Rosin is actually ‘resin,’ a sap which comes from trees like pine and conifer. Some students will be surprised when first trying to play their violin if there is no rosin on the bow because the violin will not make a sound! Rosin has a tacky feel, causing the bow hair to ‘stick’ to the string causing the string to vibrate. This reaction happens when the bow is moved across the string and amazingly a sound is produced! Once bow hold is learned, player can begin to rosin bow.
1. Before rosining the bow, begin by tightening the bow hair so there is a distance of approximately ½ inch between the hair and bow. The stick should still be able to maintain arch in it’s shape. When the bow is tightened too much the arc becomes tight and straight. This also hampers good bow technique.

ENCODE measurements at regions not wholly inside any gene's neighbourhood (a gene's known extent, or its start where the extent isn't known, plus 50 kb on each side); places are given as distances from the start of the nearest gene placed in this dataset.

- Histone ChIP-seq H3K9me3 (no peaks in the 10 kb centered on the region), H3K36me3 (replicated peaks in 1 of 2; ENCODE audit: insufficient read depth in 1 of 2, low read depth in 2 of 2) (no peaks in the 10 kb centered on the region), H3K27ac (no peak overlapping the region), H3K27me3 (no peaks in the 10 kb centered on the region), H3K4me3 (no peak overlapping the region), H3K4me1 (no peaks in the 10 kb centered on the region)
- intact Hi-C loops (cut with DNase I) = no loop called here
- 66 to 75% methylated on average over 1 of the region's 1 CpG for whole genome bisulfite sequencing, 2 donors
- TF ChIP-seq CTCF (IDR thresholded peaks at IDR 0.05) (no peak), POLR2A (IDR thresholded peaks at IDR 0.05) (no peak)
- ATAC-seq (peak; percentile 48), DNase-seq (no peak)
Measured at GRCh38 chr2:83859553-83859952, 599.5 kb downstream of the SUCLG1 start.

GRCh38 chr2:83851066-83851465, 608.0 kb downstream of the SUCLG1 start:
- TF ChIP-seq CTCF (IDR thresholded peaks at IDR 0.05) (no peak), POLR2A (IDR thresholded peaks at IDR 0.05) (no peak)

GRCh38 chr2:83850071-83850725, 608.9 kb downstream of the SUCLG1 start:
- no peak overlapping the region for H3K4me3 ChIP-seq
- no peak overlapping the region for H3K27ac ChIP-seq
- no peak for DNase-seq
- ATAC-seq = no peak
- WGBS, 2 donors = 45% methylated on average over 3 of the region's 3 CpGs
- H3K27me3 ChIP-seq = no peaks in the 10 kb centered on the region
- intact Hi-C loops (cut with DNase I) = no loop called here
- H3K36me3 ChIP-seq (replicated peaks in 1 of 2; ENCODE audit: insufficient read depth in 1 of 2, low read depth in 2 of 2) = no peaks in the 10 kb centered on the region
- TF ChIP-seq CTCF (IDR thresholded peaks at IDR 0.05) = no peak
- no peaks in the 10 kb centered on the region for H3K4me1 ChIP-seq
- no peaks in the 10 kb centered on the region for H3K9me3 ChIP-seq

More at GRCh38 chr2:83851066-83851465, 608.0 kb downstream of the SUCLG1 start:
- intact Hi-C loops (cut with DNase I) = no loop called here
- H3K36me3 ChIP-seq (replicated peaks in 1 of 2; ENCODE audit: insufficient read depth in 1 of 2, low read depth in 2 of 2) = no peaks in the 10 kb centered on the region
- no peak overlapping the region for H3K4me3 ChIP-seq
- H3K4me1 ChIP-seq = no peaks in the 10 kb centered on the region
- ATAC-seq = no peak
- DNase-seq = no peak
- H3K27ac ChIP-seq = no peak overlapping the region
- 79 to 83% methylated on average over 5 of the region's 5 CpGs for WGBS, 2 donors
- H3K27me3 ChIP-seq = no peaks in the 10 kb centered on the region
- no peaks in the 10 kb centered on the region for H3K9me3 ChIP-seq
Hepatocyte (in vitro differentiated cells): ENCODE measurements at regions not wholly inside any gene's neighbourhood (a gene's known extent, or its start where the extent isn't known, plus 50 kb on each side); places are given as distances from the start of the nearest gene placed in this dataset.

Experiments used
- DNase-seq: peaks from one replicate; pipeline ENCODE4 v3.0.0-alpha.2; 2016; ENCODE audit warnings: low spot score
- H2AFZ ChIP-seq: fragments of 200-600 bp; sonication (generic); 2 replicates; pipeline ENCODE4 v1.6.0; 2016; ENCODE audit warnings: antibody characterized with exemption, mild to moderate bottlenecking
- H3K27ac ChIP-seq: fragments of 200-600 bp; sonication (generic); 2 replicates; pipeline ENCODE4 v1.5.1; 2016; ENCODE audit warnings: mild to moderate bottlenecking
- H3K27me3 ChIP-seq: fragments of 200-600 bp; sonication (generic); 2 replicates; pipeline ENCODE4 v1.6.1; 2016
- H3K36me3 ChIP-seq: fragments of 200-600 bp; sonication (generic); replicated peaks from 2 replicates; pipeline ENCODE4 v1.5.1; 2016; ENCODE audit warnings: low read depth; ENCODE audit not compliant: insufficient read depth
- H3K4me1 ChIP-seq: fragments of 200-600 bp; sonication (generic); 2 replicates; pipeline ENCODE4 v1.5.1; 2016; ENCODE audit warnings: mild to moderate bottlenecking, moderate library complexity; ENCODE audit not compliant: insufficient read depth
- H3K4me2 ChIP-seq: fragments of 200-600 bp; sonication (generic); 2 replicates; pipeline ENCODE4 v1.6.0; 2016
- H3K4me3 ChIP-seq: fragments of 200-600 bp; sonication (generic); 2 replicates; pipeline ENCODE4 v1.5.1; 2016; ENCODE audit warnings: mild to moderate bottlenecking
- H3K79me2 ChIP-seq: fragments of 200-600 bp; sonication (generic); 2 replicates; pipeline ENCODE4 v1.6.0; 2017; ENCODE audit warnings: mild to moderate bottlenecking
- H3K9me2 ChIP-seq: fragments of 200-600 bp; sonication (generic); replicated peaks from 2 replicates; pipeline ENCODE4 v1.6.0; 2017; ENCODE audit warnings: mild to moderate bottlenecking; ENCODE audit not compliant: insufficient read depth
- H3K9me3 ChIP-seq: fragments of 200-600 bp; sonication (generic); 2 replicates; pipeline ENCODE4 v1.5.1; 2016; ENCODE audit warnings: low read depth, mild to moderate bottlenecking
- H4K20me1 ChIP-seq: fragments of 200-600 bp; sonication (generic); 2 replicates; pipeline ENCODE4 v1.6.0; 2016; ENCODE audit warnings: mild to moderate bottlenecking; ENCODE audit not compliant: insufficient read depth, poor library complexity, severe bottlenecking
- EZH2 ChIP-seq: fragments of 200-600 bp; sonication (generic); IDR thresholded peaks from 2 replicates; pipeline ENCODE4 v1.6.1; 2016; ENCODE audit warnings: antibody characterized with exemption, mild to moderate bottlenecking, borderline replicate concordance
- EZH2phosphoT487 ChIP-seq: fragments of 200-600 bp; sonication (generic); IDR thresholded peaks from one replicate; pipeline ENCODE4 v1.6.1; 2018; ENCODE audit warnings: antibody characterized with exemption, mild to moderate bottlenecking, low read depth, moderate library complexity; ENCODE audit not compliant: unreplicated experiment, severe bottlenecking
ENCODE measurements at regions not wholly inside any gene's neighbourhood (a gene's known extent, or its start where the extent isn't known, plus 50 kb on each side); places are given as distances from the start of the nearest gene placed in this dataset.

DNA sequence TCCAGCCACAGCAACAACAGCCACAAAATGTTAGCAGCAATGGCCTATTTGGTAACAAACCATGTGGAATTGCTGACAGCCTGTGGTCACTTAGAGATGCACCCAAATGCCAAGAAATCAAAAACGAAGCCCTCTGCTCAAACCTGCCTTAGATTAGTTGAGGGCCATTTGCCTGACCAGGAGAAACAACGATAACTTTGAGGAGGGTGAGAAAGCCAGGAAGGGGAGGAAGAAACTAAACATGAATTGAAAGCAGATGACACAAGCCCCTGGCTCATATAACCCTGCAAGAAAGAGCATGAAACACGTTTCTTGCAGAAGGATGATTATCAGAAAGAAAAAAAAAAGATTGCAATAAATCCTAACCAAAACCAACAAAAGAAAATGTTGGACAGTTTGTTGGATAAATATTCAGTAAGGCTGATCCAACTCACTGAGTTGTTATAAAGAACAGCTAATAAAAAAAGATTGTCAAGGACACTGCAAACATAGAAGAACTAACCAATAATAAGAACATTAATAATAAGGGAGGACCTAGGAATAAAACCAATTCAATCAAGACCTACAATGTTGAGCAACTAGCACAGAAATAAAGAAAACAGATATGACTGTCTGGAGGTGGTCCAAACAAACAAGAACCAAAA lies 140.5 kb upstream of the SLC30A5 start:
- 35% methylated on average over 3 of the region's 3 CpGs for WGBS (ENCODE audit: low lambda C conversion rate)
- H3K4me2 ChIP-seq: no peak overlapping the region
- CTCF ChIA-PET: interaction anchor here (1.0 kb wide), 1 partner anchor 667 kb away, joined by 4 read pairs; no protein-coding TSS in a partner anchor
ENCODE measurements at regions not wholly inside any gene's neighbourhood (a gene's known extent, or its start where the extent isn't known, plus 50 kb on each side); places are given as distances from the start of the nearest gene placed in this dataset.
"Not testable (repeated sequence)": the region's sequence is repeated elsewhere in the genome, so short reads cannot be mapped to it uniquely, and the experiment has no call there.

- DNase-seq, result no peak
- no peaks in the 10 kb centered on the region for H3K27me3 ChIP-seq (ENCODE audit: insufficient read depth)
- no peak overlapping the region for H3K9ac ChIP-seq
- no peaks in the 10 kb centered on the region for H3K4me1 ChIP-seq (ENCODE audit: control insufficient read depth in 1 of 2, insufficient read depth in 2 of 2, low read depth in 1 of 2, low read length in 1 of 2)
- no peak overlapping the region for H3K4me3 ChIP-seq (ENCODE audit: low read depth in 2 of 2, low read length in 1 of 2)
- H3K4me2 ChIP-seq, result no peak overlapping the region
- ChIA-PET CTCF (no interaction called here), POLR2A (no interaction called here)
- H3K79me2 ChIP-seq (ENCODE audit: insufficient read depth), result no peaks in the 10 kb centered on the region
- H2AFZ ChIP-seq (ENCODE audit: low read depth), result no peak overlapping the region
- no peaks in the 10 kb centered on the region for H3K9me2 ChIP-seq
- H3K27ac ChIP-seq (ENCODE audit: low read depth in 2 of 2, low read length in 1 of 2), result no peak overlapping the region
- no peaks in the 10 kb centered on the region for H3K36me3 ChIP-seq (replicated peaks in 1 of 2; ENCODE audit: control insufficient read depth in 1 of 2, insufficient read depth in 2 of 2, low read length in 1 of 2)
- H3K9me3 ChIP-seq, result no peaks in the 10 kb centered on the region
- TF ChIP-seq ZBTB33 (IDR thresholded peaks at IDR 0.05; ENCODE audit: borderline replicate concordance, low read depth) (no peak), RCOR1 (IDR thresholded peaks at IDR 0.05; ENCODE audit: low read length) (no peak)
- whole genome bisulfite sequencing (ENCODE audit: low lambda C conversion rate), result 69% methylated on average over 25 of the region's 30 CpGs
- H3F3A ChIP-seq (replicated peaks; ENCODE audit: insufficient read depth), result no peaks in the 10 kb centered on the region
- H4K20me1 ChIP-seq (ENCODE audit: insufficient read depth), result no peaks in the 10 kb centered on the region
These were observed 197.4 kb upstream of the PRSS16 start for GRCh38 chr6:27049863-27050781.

2.Using left hand, take bow at midpoint so right hand is free.
3.Bend right elbow as right hand is brought in front of frog so fingers dangle.
4.Dangle right hand over frog, allowing fingers to relax.
5.Place thumb underneath bow. This is a beginner hand position and will eventually be modified so the thumb rests in the groove where bow and frog meet. (Figure 2)
6.Flip hand back around and begin to rosin bow back and forth. Be sure to cover all parts of bow hair, beginning at frog, to middle then tip of bow.
7.Be sure there’s sufficient rosin on all part of the bow hair. Avoid touching the bow hair with fingers because oil from the skin will dampen the effectiveness of the rosin on the hairs.